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One Famous Sephardic Jew of the United States you don't know
Alicia H. Weber
‘I’m a Jew, whether you or anyone likes it or not!’"

Archbishop Antonio Hernández, O.M.D.- Buddhist priest of the Chinese T’sao-t’ung Ch’an tradition, founder of the Independent Buddhists of America, acting minister of the ecumenical Progressive Universal Life Church, Doctor of Oriental Medicine, anthropologist, artist, poet, musician and author.

Raised as a Catholic by his Mexican immigrant parents, Abp. Hernandez learned early in life what it is to suffer identity complexes. Diagnosed with Tourette Syndrome, mild autism and Relapsing Multiple Sclerosis, Abp. Hernandez has lead a life of undaunted fighting for civil, religious and non-religious freedom. He has been a champion of anti-discrimination laws, and is active in gay rights campaigning. The archbishop has also contributed much to medicine with his writings on neurological diseases.
Hernandez Most of Abp. Hernández’s background is lost in the mists of time; he only knows his that his great-great grandparents on his mother’s side were Sephardic Jews, who emigrated to Mexico in the early 19th century, most likely from the Spanish Netherlands, Belgium. His father’s ancestors, who are almost totally unknown beyond his great-grandparents, were also Sephardim, who came long ago from the Spanish West Indies, probably late in the 18th or early in the 19th centuries. The archbishop half-jokingly suspects that his father, who is mostly black, "is a misplaced Ethiopian Jew."

Deeply in love with Jewish tradition from an early age, though raised as a stricter-than-strict Catholic, Abp. Hernández began studying the Sephardim and their history for fun. After the death of his beloved mother in 2000, Abp. Hernandez was stunned to discover that all of his ancestors’ surnames were on the "Sephardic Names rolls". Prior to this, he had absolutely no knowledge of his Jewish ancestry. He had, as he has often said, been studying his own people all along.

Abp. Hernández tries to comment on his Jewishness with aplomb, but a childlike enthusiasm comes gushing through. He says, "I looked at a website, and found a list, it was a sort of ‘If Your Family Has These Customs, They are Sephardic Jews’ list. It’s at Well, I read that list of traditions and customs… I was floored! It was like reading about my family. My family! And I have no idea if anyone in our family knew or suspected the truth. But I think at least some of them did. We of my generation didn’t, I can tell you."

Later, the archbishop was deeply wounded when he e-mailed a rabbi with a question. "My e-mail just laid out the facts about my family’s history, then I asked the rabbi, ‘Am I a Jew?’
Well, he wrote back saying, ‘No. You weren’t raised Jewish and you aren’t a practicing Jew.’ That raised my ire, and I wrote to him and said being Jewish is a matter of choice and a matter of opinion. Then I told him, ‘I’m a Jew, whether you or anyone likes it or not!’"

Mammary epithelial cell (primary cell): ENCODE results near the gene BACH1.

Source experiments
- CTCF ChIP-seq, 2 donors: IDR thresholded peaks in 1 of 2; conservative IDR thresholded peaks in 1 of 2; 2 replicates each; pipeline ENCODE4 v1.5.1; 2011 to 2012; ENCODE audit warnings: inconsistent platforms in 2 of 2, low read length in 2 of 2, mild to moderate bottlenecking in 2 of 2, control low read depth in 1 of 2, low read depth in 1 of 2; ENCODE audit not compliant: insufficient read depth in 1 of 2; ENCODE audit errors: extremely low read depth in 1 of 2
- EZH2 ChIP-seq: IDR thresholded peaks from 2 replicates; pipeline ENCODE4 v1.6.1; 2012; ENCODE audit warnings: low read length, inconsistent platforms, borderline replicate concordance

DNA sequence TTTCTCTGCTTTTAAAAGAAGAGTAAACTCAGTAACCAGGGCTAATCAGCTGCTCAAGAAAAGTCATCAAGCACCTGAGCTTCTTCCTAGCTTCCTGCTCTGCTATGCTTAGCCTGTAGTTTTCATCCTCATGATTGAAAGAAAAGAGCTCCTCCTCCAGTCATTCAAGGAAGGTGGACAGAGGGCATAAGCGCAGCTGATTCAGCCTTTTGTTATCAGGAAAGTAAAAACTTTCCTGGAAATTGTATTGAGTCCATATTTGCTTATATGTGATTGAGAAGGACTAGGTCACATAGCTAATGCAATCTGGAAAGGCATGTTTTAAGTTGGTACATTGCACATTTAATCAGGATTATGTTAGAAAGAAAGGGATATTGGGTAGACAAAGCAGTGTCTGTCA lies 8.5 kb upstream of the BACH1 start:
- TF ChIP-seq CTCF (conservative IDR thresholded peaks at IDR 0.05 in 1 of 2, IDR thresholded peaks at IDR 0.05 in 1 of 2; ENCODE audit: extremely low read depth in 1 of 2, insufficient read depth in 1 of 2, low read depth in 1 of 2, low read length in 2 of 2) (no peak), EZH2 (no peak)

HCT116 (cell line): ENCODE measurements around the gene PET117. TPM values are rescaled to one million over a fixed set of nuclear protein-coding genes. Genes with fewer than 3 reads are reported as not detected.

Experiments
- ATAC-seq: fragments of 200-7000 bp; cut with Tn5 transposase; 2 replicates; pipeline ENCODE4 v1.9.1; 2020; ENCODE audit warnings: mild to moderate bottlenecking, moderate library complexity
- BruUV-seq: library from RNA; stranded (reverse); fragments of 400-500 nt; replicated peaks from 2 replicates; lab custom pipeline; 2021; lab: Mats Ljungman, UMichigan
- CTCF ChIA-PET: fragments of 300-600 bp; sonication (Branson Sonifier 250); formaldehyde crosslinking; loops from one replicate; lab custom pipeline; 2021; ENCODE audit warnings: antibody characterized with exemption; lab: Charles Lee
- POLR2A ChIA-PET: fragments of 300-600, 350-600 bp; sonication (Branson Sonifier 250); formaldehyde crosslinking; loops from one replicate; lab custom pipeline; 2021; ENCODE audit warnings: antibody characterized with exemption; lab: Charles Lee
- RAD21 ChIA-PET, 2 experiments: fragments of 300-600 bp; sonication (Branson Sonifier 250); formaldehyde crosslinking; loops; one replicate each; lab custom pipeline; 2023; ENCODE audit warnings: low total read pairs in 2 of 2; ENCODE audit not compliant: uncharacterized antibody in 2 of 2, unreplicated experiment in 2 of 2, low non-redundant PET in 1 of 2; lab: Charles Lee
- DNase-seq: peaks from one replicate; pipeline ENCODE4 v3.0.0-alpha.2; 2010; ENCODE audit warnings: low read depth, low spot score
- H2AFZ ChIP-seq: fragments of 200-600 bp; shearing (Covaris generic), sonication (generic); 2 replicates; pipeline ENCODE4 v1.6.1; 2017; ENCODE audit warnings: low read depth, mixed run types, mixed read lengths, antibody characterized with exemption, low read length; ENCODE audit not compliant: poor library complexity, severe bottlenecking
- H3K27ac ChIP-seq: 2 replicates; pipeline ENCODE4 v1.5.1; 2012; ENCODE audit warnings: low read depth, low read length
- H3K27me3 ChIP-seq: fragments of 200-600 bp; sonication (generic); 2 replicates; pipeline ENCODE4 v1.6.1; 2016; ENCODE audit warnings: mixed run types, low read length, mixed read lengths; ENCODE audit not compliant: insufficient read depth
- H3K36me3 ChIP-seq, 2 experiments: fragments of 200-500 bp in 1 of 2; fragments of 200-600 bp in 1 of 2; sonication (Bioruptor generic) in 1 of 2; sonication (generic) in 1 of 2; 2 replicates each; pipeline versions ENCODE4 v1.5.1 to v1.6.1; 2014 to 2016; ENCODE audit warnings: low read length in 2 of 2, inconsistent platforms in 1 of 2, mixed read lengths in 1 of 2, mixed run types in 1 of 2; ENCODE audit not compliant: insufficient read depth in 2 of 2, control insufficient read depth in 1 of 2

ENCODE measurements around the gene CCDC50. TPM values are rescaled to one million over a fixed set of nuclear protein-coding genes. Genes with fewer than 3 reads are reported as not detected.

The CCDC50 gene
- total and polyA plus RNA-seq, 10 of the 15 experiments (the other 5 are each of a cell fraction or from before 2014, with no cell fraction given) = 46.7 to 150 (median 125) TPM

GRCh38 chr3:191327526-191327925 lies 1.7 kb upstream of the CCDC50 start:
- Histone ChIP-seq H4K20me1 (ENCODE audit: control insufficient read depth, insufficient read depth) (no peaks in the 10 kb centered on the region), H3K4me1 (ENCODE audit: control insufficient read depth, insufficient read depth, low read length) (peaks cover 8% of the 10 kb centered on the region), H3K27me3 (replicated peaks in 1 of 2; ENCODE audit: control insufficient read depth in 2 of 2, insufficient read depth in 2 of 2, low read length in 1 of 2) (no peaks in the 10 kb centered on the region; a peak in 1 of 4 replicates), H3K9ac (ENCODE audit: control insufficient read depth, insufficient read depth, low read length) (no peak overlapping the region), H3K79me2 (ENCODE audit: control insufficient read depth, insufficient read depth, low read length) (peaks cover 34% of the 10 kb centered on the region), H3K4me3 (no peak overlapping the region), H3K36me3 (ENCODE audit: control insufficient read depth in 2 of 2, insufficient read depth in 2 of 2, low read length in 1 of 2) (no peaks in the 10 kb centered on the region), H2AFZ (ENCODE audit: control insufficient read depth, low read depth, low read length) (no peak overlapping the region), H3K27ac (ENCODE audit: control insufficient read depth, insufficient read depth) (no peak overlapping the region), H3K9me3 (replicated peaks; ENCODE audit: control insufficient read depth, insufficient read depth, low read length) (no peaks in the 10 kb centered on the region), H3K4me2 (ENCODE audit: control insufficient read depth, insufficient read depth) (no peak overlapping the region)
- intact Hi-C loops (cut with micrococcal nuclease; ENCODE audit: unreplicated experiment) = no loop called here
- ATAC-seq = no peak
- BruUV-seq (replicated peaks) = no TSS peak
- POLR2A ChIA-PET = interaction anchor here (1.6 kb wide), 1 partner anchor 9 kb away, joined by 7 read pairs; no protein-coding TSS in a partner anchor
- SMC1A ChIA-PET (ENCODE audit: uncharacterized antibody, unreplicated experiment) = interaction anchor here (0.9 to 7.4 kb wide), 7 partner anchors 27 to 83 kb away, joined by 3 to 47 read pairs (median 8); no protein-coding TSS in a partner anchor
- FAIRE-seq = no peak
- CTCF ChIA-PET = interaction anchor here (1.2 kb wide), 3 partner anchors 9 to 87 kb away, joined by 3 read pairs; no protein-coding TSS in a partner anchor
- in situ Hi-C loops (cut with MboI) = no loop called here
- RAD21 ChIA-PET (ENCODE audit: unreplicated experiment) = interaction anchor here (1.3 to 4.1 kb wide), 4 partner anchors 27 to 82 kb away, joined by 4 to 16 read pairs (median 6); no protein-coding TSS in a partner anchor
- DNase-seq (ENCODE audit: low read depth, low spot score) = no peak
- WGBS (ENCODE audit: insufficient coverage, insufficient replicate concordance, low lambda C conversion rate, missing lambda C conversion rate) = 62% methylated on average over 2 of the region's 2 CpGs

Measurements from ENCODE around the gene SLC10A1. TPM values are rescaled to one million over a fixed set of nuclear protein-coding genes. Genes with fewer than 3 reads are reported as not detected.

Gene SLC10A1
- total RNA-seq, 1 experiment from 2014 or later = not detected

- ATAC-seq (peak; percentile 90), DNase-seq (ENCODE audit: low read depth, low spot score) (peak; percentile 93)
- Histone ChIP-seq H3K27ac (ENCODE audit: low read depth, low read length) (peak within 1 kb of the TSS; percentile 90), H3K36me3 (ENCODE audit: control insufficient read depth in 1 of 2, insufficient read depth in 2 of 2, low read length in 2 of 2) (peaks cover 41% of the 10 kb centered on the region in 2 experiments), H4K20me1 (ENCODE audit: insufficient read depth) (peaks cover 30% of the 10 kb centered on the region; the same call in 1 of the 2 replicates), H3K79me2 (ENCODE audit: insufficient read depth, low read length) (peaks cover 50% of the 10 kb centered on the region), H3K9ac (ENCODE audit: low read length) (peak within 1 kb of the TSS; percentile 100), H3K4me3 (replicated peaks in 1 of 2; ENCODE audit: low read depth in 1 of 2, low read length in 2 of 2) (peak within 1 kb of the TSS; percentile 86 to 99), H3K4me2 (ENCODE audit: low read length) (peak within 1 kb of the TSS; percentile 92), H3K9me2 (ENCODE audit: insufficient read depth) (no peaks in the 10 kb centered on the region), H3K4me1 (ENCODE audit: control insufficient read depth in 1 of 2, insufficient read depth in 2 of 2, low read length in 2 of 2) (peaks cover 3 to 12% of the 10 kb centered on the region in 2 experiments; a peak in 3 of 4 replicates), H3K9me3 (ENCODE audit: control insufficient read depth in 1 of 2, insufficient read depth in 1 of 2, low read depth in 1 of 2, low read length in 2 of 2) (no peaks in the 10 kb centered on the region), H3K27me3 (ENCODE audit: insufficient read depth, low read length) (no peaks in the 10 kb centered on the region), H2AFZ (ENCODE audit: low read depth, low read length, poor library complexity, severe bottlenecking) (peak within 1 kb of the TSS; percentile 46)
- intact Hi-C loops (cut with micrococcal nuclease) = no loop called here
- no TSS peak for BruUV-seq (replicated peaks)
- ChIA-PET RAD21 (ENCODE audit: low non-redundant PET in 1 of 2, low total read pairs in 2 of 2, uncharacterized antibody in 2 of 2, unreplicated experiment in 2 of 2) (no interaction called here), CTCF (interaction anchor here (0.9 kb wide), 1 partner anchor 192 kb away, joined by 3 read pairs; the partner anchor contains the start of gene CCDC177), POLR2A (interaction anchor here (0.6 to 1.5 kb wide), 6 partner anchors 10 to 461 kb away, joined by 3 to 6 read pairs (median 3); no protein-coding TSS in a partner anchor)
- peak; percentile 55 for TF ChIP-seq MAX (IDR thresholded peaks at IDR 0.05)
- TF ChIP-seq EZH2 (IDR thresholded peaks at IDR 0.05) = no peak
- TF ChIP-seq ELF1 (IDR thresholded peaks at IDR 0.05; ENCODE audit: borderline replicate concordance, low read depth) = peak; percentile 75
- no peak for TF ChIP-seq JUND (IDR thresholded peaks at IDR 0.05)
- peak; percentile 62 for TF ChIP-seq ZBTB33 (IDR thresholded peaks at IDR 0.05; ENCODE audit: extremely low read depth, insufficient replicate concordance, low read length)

Abp. Hernández, who recently converted from Buddhism to Judaism, studied Torah and Kabbalah for a year, then left Judaic practice with his rabbi’s blessing, is happy to practice Buddhism… with a twist.
"Where else in the world but America can I be an archbishop of an independent American Buddhist order, call myself a Jew, be a minister with a largely Christian ecumenical-universal church, and have congregants of every stripe?!"

Abp. Hernández is deeply moved by what he calls "as great a loss of Jews as the ha-Shoah [the Holocaust]." He refers to Sephardic and Ashkenazic Jews who have no inkling of their heritages. "Like Madeline Albright. Sure, there’s the nose," he chuckles good-naturedly. "But really, who knew?"

He is unhappy not only with this centuries-old identity loss, but also the religious and political ramifications. "It infuriates me when Orthodox Jews begin sticking their noses into the business of the poor Sephardim," he exhales harshly. "This is not what happened to me. But I see the ‘Ashkenazization’ of the Sephardim everyday. There should be no separation, other than generally, you see, geographically, such as Western Jews and Eastern Jews."
The archbishop leans back thoughtfully. "We are ALL siblings, in the eyes of the Eternal," he sighs. "I don’t know why an Orthodox rabbi with his head in the sand in Israel should have a say about the Sephardic future. Or its past." He leaps to his feet with great celerity and loudly says, "It’s like the Dalai Lama trying to tell the Japanese Zen Buddhists what to do! Too much has changed for this Jew-against-Jew crap!"

He removes his ever-present skullcap briefly to scratch his head, studies the skullcap, and smiles broadly. "A Buddhist kipah", he says slowly and contentedly, using the Hebrew word for ‘yarmulke’. "It’s a gift!" He does not mean someone gave it to him; he is quoting Tolkien. "No, I have a huge collection, I’m like a rabbi. Something from almost every tradition."
Abp. Hernández has written a surprisingly popular 100-page history of the skullcap around the world. (The free book, My Kingdom for a Crown, can be found at "Everyone had them," he chuckles. "It was a fashion statement as well as a tribal necessity, for countless millennia." Then the archbishop lunges toward me, firmly positioning his skullcap back on his head for a second, then just as firmly planting it on my head. "Bless you, and keep it," he says warmly. "It’s a GIFT!!"

© Alicia H. Weber, September 2002

Recent Article by Rev. Antonio Hernandez
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-Alaskan native and tavern owner, referring to the people of Alaska

Rev Antonio Hernandez

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